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I wrote a simple Python app that is given an IP address and port and the app then finds the PID listening on that IP:PORT.

I would like to hear constructive criticism regarding the bellow code.

import argparse
import sys
import socket
import subprocess
import os


def is_legal_ip(address):
    ip = address.split(":")
    pieces = ip[0].split('.')
    if len(pieces) != 4: 
        return False
    try: 
        return all(0<=int(p)<256 for p in pieces)
    except ValueError: 
        return False

def parse_arguments():
    if len(sys.argv) > 2 or len(sys.argv) == 1:
        print("Please provide a single argument.")
        exit(1)

    parser = argparse.ArgumentParser("Returns a PID listenning on IP:PORT")
    parser.add_argument('ip_port', metavar='IP:PORT', type=str, nargs=1, help='local address')
    args = parser.parse_args()

    if (is_legal_ip(args.ip_port[0]) == False):
        print("Invalid IP address.")
        exit(1)

    return(args.ip_port[0])

def address_to_pid(ip_port):
    devnull = open(os.devnull, 'w')
    output = subprocess.check_output("netstat -nptl".split(), stderr = devnull).splitlines()
    devnull.close()

    for line in output[2::]:
        raw_line = line.split()
        if raw_line[3] == ip_port:
            if raw_line[6] == "-": 
                return "No PID listening on address"
            else:
                return raw_line[6].split(r"/")[0]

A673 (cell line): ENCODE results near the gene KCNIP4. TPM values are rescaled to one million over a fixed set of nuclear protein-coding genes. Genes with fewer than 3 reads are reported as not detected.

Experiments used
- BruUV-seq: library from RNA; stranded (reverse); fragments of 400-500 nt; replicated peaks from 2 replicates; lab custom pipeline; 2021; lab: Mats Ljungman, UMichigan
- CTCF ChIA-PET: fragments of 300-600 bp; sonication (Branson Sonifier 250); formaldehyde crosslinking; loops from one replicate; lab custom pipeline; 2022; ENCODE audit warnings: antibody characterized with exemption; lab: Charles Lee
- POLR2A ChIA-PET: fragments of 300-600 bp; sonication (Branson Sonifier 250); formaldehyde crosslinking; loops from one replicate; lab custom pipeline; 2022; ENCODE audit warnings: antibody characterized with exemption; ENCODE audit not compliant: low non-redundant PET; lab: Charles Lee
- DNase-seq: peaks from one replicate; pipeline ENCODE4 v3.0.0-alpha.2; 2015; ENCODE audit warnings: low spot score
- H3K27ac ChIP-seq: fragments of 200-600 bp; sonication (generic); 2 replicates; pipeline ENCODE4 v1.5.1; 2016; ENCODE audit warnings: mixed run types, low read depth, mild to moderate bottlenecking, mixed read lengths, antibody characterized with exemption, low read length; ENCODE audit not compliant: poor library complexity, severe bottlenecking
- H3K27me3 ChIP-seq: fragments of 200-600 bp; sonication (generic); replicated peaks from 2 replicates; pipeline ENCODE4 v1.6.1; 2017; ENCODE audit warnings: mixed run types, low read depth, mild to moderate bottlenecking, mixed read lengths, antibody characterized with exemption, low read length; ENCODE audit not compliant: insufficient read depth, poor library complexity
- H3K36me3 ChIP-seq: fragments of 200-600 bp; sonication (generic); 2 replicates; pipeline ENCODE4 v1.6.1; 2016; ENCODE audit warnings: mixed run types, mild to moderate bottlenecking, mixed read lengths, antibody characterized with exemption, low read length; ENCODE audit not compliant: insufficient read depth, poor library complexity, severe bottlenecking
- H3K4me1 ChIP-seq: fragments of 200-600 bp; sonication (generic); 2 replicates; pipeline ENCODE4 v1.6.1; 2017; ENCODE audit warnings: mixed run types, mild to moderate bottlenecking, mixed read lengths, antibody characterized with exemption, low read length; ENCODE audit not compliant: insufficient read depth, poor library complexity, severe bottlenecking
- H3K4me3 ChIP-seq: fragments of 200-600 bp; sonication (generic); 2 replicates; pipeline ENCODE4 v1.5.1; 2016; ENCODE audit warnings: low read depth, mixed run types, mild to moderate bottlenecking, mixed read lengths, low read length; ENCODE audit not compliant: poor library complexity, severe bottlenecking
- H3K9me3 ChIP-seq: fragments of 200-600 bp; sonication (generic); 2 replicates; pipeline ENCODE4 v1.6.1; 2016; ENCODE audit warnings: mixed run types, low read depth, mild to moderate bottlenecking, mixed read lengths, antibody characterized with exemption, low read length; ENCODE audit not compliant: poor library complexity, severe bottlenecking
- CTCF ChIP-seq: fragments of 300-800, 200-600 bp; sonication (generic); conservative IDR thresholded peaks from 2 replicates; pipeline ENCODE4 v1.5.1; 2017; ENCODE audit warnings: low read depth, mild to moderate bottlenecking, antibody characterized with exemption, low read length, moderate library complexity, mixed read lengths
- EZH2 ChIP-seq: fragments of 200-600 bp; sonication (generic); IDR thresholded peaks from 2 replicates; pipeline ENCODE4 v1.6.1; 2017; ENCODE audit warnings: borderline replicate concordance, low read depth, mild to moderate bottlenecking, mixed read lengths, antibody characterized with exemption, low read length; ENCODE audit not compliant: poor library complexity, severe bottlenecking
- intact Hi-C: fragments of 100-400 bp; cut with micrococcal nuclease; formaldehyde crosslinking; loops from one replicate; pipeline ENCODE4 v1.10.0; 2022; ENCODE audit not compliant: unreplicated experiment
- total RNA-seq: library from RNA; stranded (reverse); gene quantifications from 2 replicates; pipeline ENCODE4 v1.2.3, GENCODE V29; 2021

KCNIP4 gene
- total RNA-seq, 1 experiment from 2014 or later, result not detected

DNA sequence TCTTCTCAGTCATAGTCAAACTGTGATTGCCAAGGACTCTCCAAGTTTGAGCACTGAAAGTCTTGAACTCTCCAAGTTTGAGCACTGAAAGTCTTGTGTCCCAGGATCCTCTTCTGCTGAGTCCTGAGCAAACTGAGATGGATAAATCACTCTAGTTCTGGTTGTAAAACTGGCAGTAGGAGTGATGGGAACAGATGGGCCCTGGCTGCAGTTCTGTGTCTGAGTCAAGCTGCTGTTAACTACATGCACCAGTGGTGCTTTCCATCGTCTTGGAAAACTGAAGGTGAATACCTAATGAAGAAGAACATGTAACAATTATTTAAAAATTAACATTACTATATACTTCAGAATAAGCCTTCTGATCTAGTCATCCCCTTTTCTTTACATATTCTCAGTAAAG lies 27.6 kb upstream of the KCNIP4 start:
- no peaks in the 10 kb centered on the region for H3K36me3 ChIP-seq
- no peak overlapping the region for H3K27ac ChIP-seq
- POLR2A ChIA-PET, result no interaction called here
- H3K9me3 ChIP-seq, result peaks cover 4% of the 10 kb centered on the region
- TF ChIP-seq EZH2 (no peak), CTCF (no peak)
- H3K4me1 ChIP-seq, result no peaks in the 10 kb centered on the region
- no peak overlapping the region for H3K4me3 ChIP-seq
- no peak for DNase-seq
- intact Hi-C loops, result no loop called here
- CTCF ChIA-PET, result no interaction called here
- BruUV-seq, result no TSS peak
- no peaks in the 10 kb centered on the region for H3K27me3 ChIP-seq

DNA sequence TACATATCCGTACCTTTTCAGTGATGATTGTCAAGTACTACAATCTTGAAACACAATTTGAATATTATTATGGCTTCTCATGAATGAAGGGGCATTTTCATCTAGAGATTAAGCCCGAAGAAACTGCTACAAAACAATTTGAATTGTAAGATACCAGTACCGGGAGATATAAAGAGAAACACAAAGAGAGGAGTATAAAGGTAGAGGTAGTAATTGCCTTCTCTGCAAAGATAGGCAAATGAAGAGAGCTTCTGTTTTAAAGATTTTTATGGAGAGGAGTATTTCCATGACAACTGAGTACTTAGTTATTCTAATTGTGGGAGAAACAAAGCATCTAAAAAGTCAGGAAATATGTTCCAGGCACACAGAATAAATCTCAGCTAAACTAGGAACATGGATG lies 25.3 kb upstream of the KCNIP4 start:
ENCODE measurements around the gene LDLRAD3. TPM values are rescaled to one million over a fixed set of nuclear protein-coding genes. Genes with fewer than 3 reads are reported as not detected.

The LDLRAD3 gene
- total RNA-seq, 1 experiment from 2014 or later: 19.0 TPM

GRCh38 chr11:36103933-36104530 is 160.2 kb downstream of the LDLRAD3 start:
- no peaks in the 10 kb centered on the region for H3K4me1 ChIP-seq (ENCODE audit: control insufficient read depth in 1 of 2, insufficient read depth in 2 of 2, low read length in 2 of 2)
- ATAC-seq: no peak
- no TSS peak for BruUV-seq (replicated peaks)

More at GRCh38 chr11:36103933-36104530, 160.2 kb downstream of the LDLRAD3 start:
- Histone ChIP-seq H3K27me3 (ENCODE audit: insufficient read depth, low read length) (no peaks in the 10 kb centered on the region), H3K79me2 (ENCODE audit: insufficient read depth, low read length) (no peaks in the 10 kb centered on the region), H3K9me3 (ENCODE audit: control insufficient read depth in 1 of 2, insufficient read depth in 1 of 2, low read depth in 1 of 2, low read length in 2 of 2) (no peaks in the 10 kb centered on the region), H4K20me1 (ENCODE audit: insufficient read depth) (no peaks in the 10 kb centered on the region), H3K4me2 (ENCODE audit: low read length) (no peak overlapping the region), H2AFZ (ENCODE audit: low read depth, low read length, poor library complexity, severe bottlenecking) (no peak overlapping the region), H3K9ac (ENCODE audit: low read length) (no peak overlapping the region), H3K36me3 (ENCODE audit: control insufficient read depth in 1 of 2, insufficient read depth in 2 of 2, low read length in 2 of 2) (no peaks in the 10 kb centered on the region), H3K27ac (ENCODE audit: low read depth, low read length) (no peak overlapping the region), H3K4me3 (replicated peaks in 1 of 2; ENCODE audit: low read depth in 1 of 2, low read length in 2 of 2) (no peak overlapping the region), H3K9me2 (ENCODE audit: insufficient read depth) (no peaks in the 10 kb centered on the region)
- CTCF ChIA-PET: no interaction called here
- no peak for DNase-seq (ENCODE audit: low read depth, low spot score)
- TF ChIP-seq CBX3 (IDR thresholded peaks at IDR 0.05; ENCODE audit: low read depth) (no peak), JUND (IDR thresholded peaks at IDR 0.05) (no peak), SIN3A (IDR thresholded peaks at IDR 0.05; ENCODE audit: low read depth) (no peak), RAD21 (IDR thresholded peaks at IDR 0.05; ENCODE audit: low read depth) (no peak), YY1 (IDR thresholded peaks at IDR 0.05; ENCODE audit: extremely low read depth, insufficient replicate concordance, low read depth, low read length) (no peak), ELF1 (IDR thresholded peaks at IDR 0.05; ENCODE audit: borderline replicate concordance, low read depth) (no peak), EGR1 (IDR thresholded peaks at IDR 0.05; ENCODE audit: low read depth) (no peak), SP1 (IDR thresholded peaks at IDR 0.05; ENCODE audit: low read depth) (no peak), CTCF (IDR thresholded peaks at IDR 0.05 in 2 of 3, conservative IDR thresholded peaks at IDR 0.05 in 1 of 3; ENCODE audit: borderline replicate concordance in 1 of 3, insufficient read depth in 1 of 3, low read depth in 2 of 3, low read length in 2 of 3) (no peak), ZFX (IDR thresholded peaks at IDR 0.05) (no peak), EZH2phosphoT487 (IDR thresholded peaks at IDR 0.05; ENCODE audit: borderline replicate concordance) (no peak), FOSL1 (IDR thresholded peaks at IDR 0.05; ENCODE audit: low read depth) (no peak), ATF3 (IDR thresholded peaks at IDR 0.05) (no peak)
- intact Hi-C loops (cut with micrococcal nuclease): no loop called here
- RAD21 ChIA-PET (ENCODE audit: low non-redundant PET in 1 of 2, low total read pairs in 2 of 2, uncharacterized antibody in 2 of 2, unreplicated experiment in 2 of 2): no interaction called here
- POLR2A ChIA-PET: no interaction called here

def main():
    ip_port = parse_arguments()

    print address_to_pid(ip_port)



if __name__ == "__main__": main()
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First off, a couple of quick tips:

  • Follow the PEP8 style guide
  • Instead of x == False, use not x, for example in if (is_legal_ip(args.ip_port[0]) == False)
  • Omit unnecessary imports (import socket in this example)
  • Use spaces around operators, for example all(0 <= int(p) < 256 for p in pieces)
  • Break lines after colons, for example in if __name__ == "__main__": main()

Leave the job of argument parsing to argparse

No need to work with sys.args yourself. For example you can simply remove these lines:

if len(sys.argv) > 2 or len(sys.argv) == 1:
    print("Please provide a single argument.")
    exit(1)

The way you specified the ip-port arguments with nargs=1, argparse will take care of validating the number of command line arguments.

Simplify the argument parsing

You can omit nargs=1. But in that case, the value of args.ip_port will not be a list, but a simple string.

You can also omit the type=str, as that's the default.

Your usage would become simpler:

parser.add_argument('ip_port', metavar='IP:PORT', help='local address')
args = parser.parse_args()

if not is_legal_ip(args.ip_port):
    parser.error("Invalid IP address.")